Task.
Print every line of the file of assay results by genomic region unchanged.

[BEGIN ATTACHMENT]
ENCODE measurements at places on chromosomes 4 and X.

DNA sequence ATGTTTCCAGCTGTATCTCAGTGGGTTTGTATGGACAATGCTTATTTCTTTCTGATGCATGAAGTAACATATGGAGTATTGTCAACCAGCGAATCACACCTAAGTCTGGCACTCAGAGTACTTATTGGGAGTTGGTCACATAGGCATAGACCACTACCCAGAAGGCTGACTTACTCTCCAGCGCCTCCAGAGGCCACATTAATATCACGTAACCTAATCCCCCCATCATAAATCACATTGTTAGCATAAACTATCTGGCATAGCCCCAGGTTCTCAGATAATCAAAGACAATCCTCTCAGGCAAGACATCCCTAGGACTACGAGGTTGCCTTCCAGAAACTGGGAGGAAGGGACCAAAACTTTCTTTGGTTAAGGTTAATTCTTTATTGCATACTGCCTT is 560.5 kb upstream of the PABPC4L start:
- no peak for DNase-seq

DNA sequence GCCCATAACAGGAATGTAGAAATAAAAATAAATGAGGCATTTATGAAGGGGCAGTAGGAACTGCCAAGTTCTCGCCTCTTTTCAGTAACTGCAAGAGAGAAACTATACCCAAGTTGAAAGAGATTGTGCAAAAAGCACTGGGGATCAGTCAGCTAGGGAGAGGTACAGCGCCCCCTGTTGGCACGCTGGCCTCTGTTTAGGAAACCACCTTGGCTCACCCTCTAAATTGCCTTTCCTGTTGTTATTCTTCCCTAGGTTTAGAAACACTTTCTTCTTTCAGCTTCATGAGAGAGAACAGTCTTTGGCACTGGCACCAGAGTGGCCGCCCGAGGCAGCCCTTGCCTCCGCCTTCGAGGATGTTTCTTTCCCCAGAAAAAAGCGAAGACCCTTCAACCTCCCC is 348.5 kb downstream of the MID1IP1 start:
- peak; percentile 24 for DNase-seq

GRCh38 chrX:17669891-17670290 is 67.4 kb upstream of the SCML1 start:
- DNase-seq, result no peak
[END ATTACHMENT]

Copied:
ENCODE measurements at places on chromosomes 4 and X.

DNA sequence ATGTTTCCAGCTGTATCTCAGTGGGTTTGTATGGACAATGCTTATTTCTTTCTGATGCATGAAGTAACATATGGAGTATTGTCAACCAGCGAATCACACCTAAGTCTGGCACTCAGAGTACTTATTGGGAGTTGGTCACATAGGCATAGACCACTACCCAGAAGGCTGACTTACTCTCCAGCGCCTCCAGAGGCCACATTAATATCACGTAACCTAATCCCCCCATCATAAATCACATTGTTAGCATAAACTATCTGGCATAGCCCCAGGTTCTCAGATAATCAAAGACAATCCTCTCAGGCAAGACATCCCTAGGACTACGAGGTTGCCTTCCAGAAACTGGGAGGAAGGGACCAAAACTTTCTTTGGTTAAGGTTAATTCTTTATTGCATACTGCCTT is 560.5 kb upstream of the PABPC4L start:
- no peak for DNase-seq

DNA sequence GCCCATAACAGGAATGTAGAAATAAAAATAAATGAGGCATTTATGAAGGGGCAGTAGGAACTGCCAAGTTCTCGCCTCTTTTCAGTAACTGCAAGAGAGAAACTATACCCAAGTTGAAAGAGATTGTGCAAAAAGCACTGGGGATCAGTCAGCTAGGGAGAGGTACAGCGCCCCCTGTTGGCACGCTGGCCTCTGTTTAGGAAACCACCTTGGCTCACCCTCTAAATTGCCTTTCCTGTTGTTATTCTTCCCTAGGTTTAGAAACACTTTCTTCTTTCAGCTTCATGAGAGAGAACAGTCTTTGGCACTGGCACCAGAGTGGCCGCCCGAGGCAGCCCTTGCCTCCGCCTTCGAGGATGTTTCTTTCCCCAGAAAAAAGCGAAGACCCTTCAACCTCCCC is 348.5 kb downstream of the MID1IP1 start:
- peak; percentile 24 for DNase-seq

GRCh38 chrX:17669891-17670290 is 67.4 kb upstream of the SCML1 start:
- DNase-seq, result no peak